UNCP Program Gets New Funding
A program to train scientists has a bright future at UNC Pembroke.
The university's RISE Program (Research Initiative for Scientific Enhancement) was notified this summer by the National Institute of Health (NIH) that its grant was renewed for five years for $1.4 million.
The program, which prepares undergraduates for advanced study in science, pairs outstanding students with UNCP scientists for directed research. A summer internship component sends RISE Fellows to study at major research universities across the U.S.
The program was first funded in 2006. For 2010-11, it accepted 16 fellows. The grant is very competitive and results-driven, said Dr. Robert Poage and Sailaja Vallabha, RISE co-directors.
"Of the nine RISE Fellows who graduated in 2010, four are in graduate school and two in post-baccalaureate programs," said Poage, who is a neurobiologist. "Doing this kind of research helps students gain admission to graduate programs, and it is essential for success in graduate school."
"One of our primary goals," Vallabha said, "is to build confidence in the students so that they can meet the challenges of the rigorous graduate admissions/the programs."
"Our team is pleased to see that their hard work was validated," Poage said. "I am pleased for the university, our science programs, the faculty who set a high bar for our students and especially for our students for meeting those challenges and excelling."
Chancellor Kyle R. Carter was pleased, too. The teacher-scholar model of interaction with students that RISE exemplifies is important to UNCP's future, he said.
"Faculty research is laudable, and student success is paramount to our mission," Carter said. "When that scholarly activity involves our students, it builds student success and exemplifies the educational ideal of a teaching university.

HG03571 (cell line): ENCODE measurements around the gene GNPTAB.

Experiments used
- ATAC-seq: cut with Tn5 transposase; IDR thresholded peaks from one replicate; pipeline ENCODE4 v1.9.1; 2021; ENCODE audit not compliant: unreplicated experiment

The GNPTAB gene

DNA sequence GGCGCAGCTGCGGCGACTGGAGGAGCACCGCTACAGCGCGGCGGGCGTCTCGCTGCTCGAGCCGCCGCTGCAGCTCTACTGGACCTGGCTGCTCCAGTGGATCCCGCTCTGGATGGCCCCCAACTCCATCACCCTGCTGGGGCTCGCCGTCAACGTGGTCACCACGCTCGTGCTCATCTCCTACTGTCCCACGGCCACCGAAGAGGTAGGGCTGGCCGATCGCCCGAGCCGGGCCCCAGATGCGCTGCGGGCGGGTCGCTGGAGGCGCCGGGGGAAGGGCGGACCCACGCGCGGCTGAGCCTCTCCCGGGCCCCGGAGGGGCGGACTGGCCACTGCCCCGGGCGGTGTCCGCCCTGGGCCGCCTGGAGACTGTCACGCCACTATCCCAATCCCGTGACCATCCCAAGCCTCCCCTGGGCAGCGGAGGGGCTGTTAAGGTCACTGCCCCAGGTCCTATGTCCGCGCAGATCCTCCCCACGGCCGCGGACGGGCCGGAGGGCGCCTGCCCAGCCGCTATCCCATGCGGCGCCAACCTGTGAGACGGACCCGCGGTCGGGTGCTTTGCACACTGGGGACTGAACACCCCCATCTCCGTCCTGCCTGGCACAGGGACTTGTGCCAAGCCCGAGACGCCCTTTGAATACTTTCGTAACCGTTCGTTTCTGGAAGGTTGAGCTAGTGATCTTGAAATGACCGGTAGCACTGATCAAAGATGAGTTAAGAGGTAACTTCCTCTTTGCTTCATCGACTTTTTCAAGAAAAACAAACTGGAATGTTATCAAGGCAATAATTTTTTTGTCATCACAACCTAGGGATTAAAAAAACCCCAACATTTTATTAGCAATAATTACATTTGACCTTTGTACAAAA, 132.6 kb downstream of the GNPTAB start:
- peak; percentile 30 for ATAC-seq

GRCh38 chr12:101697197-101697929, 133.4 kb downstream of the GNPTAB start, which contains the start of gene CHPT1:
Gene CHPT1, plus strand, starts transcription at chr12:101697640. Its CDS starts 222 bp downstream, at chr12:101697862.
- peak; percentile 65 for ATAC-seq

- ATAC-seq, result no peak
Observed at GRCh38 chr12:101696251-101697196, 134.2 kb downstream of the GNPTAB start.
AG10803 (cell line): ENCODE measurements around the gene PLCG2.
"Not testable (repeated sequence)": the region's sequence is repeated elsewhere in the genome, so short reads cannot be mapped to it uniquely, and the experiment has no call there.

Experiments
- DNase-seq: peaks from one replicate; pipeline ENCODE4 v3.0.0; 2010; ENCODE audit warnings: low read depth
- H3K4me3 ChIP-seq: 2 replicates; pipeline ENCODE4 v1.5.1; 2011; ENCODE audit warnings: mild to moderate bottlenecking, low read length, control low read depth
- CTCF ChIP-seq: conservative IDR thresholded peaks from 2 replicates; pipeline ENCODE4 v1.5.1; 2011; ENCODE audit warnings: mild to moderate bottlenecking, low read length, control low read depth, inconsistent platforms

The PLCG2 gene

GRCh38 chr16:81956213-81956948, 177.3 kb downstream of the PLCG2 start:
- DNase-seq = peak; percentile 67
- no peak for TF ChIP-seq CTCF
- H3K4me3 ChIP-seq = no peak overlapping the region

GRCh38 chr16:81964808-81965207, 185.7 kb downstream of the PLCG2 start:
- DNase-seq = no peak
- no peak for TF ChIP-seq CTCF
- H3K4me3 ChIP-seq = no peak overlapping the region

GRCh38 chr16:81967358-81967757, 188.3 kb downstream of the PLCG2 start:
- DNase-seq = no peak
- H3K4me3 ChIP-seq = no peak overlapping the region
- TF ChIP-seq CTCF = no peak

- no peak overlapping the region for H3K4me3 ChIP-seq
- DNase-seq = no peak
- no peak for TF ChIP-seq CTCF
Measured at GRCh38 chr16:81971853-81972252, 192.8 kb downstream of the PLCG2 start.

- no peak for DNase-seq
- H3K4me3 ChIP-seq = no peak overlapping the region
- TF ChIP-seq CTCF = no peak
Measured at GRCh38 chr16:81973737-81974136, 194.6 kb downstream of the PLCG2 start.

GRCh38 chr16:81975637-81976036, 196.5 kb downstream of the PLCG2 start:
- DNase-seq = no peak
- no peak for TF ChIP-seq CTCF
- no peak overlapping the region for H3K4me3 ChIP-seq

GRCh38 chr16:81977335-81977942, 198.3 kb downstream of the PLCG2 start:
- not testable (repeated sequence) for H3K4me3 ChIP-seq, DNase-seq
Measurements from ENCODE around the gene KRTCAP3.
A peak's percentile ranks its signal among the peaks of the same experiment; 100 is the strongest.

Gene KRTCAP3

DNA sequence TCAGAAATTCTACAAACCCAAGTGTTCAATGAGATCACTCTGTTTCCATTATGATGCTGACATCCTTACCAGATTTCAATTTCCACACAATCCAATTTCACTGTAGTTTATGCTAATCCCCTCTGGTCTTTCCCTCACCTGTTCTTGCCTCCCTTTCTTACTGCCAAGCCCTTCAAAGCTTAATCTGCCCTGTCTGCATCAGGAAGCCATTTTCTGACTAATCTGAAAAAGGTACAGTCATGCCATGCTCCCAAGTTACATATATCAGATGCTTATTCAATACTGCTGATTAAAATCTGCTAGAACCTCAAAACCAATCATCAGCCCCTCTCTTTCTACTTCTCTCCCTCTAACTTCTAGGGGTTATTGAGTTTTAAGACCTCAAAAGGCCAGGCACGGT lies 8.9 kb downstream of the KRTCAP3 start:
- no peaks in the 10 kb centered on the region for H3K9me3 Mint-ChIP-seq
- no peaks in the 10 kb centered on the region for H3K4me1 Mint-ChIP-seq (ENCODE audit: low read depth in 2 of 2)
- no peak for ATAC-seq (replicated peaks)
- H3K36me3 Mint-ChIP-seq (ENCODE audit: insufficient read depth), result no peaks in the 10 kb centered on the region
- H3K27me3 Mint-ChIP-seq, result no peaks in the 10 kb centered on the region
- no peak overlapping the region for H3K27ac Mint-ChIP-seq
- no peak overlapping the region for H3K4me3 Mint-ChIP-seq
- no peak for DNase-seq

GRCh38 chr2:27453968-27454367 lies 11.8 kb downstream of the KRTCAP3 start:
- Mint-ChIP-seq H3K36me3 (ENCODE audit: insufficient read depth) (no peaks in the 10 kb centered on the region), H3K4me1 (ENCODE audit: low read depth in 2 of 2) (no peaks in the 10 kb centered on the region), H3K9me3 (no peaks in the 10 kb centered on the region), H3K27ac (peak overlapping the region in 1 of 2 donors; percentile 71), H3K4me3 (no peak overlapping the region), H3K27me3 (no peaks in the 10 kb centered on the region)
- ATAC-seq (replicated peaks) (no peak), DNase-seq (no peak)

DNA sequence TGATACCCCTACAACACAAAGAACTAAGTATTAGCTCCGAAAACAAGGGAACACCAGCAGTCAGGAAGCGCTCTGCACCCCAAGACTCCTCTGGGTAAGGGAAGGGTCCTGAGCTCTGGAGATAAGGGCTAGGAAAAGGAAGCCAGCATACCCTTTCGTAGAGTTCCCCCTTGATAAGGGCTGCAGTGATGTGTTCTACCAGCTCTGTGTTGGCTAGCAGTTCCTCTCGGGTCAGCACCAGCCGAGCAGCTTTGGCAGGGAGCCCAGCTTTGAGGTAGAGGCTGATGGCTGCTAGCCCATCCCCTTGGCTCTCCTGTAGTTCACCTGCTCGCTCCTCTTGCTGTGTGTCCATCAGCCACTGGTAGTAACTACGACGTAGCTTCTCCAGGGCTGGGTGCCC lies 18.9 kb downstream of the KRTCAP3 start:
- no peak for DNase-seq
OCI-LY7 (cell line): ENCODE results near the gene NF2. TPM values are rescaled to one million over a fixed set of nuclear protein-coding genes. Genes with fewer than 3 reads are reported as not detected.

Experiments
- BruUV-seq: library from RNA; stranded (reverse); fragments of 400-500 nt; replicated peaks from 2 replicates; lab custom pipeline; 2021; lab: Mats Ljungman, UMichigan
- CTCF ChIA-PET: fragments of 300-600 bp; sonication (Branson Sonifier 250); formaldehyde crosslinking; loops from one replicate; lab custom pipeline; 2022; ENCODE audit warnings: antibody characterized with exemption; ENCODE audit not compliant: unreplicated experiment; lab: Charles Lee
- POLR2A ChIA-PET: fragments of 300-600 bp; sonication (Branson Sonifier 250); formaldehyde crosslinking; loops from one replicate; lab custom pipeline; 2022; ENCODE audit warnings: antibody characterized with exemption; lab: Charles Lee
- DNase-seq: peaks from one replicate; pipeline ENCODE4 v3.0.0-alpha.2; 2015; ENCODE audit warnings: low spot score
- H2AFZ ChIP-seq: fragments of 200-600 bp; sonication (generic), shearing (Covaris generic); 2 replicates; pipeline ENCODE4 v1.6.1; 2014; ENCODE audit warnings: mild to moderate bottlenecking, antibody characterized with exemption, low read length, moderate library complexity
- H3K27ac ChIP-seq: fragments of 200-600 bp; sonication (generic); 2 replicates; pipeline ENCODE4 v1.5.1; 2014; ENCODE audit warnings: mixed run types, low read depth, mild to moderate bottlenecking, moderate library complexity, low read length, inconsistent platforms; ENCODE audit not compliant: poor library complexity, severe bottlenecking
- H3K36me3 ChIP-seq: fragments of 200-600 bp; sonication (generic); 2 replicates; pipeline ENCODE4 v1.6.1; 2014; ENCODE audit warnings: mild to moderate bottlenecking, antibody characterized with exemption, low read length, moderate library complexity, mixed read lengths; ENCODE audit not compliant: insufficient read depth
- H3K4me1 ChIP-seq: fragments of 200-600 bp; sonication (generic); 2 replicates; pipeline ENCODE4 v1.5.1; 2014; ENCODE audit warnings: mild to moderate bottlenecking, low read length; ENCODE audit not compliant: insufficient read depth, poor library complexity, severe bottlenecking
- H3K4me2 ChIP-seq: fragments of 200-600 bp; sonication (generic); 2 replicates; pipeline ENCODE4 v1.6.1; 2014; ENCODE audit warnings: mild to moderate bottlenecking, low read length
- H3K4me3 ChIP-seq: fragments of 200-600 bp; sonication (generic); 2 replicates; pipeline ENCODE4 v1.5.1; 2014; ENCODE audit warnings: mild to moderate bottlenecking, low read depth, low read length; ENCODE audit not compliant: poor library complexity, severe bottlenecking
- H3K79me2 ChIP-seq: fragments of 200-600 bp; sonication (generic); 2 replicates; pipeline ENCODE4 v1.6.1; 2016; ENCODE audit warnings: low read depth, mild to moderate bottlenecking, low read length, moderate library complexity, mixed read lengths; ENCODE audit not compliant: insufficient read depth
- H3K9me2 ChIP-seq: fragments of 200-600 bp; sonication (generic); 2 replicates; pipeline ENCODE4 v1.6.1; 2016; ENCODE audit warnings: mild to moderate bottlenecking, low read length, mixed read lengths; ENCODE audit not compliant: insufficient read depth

"I congratulate the RISE team for their success. Our students are the ultimate winners. This good news is energizing for all of us."
Dr. Ken Kitts, provost and vice chancellor for academic affairs, said UNCP is a perfect partner for the RISE mission.
"The renewal of this grant is due to the strong leadership of Dr. Poage and Vallabha, high quality science programs and faculty who understand the importance of student research," he said. "UNCP's strengths make us an ideal partner for the RISE mission to promote a diverse community of research scientists for the future."
The RISE team consists of co-directors, Poage of the department of biology and Vallabha, a faculty member in the department of chemistry and physics, as well as the program's coordinator Jakyrra S. Tyson and administrative assistant Sonda Rogers. They have been waiting for the award letter for almost a year.
Two of last year's RISE Fellows were accepted to medical school, which Poage said is wonderful, but not helpful on the application.
"I am very happy for them, but our role is to build research careers," he said. "One of our graduates, Rhonda McClure, was accepted to a joint M.D.-Ph.D. medical research program at the University of Massachusetts. That was outstanding."
RISE Fellows are paid an hourly stipend for up to 20 hours a week during the spring and fall semesters and up to 40 hours during the summer. This summer five students are conducting research at UNCP, two at UNC-Chapel Hill and one at the University of California at San Diego.
One of the most critical aspects of the program is matching student research interests with faculty willing to supervise them.
"We hope to streamline this process in the future by working with the Pembroke Undergraduate Research Center (PURC) to build a single clearinghouse for one-stop shopping," he said.
Faculty members work closely with the fellows during the academic year and summer, although they receive a stipend only during the summer. For the RISE program to succeed, the support of the university and faculty is essential, Vallabha said.
"Without the support of our faculty, it would be impossible to place RISE Fellows," she said. "We have many people to thank - from the chancellor and provost to many faculty members who worked with RISE Fellows."
The program's growing alumni base is another asset, Poage said.
"We are building an alumni base so new RISE Fellows have a better idea what their future will look like. We have an alumni page on our website for students to view," he said.
Student support from RISE comes in several ways: help with difficult "core" science courses, hands-on research training with a faculty mentor, hourly wages for participating in program activities, career counseling, funds to attend scientific meetings and help completing graduate school applications.
The program is open to students majoring in biology, chemistry, physics or a related field, with plans to pursue a graduate degree.
For more information, go to www.uncp.edu/rise, call (910) 775-4428 or email firstname.lastname@example.org.
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